Zeus, in Greek mythology, the god of the sky and ruler of the Olympian gods. Zeus corresponds to the Roman god Jupiter. Zeus was considered, according to Homer, the father of the gods and of mortals. He did not create either gods or mortals; he was their father in the sense of being the protector and ruler both of the Olympian family and of the human race. He was lord of the sky, the rain god, and the cloud gatherer, who wielded the terrible thunderbolt. His breastplate was the aegis, his bird the eagle, his tree the oak.

Zeus presided over the gods on Mount Olympus in Thessaly (Thessalian). His principal shrines were at Dodona, in Epirus, the land of the oak trees and the most ancient shrine, famous for its oracle, and at Olympia, where the Olympian Games were celebrated in his honor every fourth year. The Nemean games, held at Nemea, northwest of 'Argos, were also dedicated to Zeus. Beginning with the writings of the Greek poet Homer, Zeus is pictured in two very different ways.

He is represented as the god of justice and mercy, the protector of the weak, and the punished of the wicked. As husband to his sister Hera, he is the father of Ares, the god of war; Hebe, the goddess of youth; Hephaestus, the god of fire; andEileithyia, the goddess of childbirth. At the same time, Zeus is described as falling in love with one woman after another and resorting to all kinds of tricks to hide his infidelity from his wife. Stories of his escapades were numerous in ancient mythology, and many of his offspring were a result of his love affairs with both goddesses and mortal women.

Zeus's image was represented in sculptural works as a kingly, bearded figure Hera, in Greek mythology, queen of the gods, the daughter of the Titans Cronus and Rhea, and the sister and wife of the god Zeus. Hera was the goddess of marriage and the protector of married women. She was the mother of Ares, god of war; Hephaestus, god of fire; Hebe, goddess of youth; and Eileithyia, goddess of childbirth. Hera was a jealous wife, who often persecuted Zeus's mistresses and children. She never forgot an injury and was known for her vindictive nature. Angry with the Trojan prince Paris for preferring Aphrodite, goddess of love, to herself, Hera aided the Greeks in the Trojan War and was not appeased until Troy was finally destroyed.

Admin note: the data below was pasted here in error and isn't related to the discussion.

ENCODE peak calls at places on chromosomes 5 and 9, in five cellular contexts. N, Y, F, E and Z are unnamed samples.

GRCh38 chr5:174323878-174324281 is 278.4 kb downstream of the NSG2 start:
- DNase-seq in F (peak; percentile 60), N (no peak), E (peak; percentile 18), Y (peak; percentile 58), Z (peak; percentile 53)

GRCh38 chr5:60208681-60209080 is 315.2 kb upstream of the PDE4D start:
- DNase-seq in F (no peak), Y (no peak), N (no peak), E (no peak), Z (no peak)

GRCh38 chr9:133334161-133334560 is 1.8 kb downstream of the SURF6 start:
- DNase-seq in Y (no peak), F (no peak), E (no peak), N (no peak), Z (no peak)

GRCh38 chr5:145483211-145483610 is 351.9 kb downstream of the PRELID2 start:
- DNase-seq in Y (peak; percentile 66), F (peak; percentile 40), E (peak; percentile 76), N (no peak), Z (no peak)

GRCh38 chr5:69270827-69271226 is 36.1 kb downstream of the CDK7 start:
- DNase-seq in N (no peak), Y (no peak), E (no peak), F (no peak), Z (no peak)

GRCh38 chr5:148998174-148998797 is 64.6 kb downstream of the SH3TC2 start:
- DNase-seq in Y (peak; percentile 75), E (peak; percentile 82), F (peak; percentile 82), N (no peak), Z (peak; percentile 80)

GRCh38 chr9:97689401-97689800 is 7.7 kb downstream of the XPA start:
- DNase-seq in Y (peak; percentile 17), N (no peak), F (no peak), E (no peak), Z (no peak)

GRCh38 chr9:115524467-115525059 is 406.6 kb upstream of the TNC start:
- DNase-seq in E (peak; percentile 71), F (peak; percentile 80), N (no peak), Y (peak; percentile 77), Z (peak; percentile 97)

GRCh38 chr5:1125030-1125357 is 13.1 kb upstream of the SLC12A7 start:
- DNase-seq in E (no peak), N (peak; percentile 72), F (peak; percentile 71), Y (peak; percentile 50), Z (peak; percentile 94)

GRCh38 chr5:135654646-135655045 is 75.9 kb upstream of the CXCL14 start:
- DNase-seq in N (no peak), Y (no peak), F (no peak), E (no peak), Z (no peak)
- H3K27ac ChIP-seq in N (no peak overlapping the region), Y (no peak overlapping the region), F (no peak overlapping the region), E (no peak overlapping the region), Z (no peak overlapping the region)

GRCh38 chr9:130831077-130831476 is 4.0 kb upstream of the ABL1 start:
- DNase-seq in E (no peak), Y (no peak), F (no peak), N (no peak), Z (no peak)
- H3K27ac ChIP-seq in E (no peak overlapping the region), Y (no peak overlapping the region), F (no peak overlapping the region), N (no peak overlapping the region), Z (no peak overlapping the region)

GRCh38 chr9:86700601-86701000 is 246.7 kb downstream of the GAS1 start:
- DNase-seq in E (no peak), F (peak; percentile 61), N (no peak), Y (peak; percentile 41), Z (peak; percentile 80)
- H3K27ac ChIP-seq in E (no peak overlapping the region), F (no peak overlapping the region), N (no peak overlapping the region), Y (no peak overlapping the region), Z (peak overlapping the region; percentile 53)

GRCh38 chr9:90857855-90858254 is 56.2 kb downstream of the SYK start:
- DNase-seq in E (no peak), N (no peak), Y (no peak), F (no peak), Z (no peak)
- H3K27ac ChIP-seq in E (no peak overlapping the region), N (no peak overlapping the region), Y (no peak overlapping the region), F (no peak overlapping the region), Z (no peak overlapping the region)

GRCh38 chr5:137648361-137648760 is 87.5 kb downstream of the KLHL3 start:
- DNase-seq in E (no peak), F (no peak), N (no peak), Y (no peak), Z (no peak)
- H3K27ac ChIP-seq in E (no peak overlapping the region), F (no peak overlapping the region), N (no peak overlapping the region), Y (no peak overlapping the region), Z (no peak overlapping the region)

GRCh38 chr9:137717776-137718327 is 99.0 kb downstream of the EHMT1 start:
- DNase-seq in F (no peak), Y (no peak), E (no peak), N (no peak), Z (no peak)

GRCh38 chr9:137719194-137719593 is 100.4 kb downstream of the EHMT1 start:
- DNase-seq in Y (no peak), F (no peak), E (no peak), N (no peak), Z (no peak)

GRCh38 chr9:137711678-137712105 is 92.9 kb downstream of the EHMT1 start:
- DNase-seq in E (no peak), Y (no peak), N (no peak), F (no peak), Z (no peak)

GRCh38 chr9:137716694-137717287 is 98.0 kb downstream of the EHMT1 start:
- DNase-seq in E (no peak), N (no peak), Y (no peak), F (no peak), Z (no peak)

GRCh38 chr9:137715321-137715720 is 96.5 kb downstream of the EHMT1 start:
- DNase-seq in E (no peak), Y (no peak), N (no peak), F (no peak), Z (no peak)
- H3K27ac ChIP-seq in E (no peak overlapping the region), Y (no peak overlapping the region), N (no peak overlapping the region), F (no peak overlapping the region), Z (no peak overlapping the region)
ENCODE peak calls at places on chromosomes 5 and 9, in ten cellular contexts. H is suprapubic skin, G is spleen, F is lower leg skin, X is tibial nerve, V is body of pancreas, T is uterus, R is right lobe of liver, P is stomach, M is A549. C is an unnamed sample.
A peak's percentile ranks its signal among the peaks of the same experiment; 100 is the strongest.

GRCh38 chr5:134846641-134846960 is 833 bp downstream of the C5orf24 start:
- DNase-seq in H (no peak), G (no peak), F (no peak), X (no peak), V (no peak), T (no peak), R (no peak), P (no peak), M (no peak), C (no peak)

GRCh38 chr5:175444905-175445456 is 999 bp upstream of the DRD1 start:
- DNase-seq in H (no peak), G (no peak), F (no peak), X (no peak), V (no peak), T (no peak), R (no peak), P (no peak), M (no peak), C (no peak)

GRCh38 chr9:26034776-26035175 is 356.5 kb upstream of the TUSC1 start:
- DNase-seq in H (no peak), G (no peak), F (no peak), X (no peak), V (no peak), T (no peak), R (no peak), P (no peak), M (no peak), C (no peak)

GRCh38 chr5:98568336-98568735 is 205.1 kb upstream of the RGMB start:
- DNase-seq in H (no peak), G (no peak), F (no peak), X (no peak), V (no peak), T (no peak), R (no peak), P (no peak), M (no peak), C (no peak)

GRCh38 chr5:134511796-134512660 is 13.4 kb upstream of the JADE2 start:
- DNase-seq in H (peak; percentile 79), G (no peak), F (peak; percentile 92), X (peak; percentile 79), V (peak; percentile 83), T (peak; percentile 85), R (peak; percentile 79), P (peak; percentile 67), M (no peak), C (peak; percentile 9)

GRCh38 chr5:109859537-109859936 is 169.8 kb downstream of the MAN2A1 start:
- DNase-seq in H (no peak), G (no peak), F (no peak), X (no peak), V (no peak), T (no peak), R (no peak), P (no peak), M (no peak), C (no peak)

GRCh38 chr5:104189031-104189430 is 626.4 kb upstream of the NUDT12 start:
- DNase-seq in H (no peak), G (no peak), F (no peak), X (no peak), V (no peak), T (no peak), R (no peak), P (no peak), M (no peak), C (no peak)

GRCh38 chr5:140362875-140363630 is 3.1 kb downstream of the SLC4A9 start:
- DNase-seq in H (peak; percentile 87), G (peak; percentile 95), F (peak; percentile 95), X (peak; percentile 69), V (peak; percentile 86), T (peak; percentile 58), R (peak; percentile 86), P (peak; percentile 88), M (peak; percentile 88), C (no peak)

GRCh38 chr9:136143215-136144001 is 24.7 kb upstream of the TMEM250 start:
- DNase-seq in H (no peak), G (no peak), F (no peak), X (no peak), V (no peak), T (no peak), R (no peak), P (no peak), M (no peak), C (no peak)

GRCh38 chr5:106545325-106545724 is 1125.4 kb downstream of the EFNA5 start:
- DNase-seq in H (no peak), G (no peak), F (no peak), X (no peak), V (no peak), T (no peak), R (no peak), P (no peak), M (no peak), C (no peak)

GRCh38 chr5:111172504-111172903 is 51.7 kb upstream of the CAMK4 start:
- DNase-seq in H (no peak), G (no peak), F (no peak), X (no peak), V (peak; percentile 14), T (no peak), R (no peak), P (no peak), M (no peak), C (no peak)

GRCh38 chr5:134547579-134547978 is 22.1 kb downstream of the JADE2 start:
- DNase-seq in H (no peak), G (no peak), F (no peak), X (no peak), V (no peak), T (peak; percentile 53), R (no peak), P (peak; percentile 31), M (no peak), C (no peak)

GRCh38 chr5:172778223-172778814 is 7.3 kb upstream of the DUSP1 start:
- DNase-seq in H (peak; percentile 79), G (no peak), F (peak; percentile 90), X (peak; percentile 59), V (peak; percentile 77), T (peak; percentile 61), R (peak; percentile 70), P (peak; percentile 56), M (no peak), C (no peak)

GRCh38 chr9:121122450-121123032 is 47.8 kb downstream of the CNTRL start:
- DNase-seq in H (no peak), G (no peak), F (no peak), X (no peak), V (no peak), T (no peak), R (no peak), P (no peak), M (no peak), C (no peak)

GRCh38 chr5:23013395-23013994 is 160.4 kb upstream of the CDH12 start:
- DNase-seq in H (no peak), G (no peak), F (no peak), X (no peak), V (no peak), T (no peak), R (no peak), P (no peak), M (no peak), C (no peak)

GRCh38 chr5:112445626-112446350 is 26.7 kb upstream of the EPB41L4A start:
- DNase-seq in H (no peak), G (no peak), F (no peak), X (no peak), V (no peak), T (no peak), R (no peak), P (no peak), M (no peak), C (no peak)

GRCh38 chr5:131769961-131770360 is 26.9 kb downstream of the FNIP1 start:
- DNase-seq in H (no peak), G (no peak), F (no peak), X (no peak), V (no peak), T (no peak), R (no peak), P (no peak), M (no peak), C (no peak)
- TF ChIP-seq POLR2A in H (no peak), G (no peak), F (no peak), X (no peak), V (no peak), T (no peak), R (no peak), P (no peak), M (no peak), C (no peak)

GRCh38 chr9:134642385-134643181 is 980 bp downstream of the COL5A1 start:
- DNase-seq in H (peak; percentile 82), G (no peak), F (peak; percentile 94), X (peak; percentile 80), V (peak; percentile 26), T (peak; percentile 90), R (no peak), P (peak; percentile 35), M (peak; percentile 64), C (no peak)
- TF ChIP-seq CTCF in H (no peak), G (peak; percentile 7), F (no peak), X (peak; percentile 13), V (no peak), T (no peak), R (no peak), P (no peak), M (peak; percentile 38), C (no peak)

Hera is often identified with the Roman goddess Juno. Aphrodite, in Greek mythology, the goddess of love and beauty and the counterpart of the Roman goddess Venus. According to Homer, Aphrodite is the wife of Hephaestus, the lame and ugly god of fire. Her lovers include Ares, god of war, who in later mythology was represented asher husband. She was the rival of Persephone, queen of the underworld, for the love of the beautiful Greek youth Adonis. Venus, in Roman mythology, originally a goddess of gardens and fields but later identified with Aphrodite, the Greek goddess of love and beauty.

In imperial times she was worshiped under several aspects. As Venus Gene trix, she was worshiped as the mother of the hero Aeneas, the founder of the Roman people; as Venus Felix, the bringer of good fortune; as Venus Vic trix, the bringer of victory; and as Venus Verticordia, the protector of feminine chastity. Venus was the wife of Vulcan, god of metalwork, but she was often unfaithful to him. Among her many lovers were Mars, the god of war; the handsome shepherd Adonis; and Anchises, the father of Aeneas. Venus was also the mother of Cupid, god of love. Poseidon, in Greek mythology, god of the sea, the son of the Titans Cronus and Rhea, and the brother of Zeus and Hades.

Poseidon was the husband of Amphitrite, one of the Nereids, by whom he had a son, Triton. Poseidon had numerous other love affairs, however, especially with nymphs of springs and fountains, and was the father of several children famed for their wildness and cruelty, among them the giant Orion and the Cyclops Polyphemus. Poseidon and the Gorgon Medusa were the parents of Pegasus, the famous winged horse. Poseidon plays a prominent part in numerous ancient myths and legends. He contended unsuccessfully with Athena, goddess of wisdom, for the control of Athens. In art, Poseidon is represented as a bearded and majestic figure, holding a trident and often accompanied by a dolphin.

Every two years the Isthmian Games, featuring horse and chariot racers, were held in his honor at Corinth. The Romans identified Poseidon with their god of the sea, Neptune.